Speaking Circles International (R)

The Pleasure Principle

of Public Speaking

 

Relational Stillness Partner Guidelines

by Lee Glickstein, ReGina Concotelli, and Dr. Julie Hartman

Ideally, Stillness Partners are introduced to the modality by another pair of Stillness Partners who are skilled in the practice.

If you are starting the practice without such assistance, our recommendation is for one partner to take responsibility for overseeing and articulating the protocol. We'll refer to that one as Partner A.

Phase One -- Silence

Sit comfortably across from each other so that your knees almost touch.

Close your eyes and breathe slowly and fully.

Imagine your energy and presence dropping down into your belly ... then down your legs, through your feet deep into the earth.

Sense the vast stillness of being that is already there, waiting for you.

Sense stillness as the common ground with your partner.

After about a minute, Partner A says, "Let's gently open our eyes."

Settle into a gentle mutual gaze devoid of social signals such as smiling or nodding. Instead, just sense your positive regard for this other human being.

Maintain your steady gaze and breathe together for a minute or so.

(No need to make any effort to quiet your mind. Just notice your thoughts without judgment, keep breathing, and direct your focus to the place of shared stillness.)

Practice this gaze together until you can pleasurably enjoy 3 minutes of shared stillness. When you can, you are ready to move to Phase Two.

If you are not ready to move on, let us know what the challenges are and we'll guide you through it.

Phase Two -- Words with no agenda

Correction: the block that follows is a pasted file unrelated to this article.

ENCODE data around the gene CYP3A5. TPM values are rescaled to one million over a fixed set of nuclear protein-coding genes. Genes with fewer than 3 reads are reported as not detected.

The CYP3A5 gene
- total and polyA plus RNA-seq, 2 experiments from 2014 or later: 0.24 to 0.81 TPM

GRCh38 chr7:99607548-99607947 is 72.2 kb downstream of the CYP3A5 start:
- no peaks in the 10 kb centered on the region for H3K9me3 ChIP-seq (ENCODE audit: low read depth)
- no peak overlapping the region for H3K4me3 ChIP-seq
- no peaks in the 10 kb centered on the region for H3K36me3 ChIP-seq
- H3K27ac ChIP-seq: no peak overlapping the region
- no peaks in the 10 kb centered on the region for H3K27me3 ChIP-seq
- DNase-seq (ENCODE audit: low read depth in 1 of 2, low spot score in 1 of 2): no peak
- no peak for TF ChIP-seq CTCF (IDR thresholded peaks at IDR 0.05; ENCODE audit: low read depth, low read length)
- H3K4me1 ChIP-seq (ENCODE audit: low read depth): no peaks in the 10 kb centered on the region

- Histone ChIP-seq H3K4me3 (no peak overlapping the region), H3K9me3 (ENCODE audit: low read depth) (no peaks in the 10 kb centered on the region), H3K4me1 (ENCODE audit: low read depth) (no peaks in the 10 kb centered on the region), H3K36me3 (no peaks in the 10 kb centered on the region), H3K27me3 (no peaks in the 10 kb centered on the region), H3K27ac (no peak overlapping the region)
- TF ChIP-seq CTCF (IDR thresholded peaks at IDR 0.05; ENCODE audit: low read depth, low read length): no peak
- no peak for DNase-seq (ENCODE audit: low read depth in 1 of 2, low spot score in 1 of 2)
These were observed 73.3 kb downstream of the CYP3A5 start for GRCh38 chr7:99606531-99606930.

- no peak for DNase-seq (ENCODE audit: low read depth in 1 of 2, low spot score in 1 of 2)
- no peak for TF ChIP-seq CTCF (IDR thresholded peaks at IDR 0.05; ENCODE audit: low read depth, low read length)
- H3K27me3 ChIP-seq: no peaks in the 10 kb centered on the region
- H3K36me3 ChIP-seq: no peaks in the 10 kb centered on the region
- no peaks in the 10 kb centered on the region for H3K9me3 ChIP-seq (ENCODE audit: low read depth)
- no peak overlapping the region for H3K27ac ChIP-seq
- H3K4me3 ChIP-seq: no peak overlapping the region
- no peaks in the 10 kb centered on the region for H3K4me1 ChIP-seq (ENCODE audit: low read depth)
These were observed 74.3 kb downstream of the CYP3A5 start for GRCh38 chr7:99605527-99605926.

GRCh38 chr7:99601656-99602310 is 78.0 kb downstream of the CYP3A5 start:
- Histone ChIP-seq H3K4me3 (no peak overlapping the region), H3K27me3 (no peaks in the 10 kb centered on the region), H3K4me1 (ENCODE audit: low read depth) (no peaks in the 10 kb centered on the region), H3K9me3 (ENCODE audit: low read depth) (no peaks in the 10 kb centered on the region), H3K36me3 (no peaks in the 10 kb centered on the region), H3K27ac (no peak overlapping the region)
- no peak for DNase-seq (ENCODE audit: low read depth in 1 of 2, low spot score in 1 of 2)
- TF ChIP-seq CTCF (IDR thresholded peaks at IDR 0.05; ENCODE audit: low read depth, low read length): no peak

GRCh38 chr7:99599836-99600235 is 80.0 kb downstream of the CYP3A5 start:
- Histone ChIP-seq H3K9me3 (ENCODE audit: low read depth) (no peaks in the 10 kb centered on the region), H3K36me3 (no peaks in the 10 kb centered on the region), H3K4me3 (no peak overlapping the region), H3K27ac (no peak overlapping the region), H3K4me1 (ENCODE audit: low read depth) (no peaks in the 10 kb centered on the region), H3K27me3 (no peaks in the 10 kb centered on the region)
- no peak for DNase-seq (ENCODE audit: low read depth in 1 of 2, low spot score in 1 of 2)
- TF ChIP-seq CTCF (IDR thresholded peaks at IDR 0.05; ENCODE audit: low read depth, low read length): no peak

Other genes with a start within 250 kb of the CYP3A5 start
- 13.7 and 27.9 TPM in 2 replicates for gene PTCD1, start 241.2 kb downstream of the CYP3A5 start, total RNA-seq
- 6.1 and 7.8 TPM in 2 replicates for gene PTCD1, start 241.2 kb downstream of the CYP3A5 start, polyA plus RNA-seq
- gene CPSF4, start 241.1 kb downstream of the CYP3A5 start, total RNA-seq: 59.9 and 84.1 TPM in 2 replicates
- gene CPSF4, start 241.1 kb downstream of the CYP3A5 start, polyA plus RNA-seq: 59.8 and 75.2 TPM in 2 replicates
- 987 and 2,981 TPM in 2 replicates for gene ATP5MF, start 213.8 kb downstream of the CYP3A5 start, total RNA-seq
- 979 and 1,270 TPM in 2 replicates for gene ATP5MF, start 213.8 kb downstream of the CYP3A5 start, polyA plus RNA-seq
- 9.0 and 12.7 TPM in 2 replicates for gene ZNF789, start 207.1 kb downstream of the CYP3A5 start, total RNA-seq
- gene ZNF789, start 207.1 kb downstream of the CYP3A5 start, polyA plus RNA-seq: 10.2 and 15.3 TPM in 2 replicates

Take turns, about one-minute each, being listened to in Relational Stillness.

First, close your eyes and drop into the stillness together as before, breathing fully, and take a minute there.

Gently open your eyes and take a full breath together in Relational Stillness.

Partner A says "One minute with [Partner B], starting with a breath, starting now."

Without compromising the Relational Stillness, Partner B may find words arising. There may be no words. There is no agenda about content, though specific content may thread its way into the turns if that is what is emerging from the stillness without effort.

You may use a timer for this, as long as it vibrates or rings gently or flashes a light so you don't have to keep looking at it, and the alarm sound isn't intrusive.

It's okay not to use a timer if you can sense how long a minute is. It doesn't have to be exact. The person whose turn it is determines when to end, by saying, "Thank you, [name]." The other says, "Thank you, [name]."

Take a full breath of appreciation together.

Close your eyes and take a full breath back in your own stillness.

The other says, "One minute with [name], starting with a breath, starting now."

And so on back and forth for at least 3 turns each.

Practice this exercise together until it becomes relaxing and exhilarating. Key to getting there is to allow natural silences, always stopping and dropping into the common ground of stillness. "Ums" and "uhs" and wandering eyes are signs of not being ready to move on to the next phase.

If you are not ready to move on, let us know what the challenges are and we'll guide you through them.

Phase Three -- Agenda

Perhaps the initial set of turns revealed a common issue that calls for clarity, or you have a project or adventure that brought you together in the first place.

Have a brief discussion in Relational Stillness about what thread you want to open up together.

After a full breath with eyes closed and a full breath in Relational Stillness with eyes open, Partner B says "Two minutes with [name], starting with a breath, starting now."

For this phase you wouldn't use a timer, just a sense of 2 minutes as determined by the person whose turn it is. Sometimes the turn is longer, sometimes shorter than 2 minutes based on what wants to come through.

You take turns until you get to a place where a discussion wants to break out.

Phase Four -- Discussion

You have an actual discussion in relative Relational Stillness, responding though not interrupting. There may be playful repartee, standing, moving. Let it breathe. You may make plans, time lines. We are moving toward how we want to converse in the real world. Where does this take you? Let us know.

Copyright 2013, Lee Glickstein, ReGina Concotelli, and Dr. Julie Hartman. All rights reserved.

 

 

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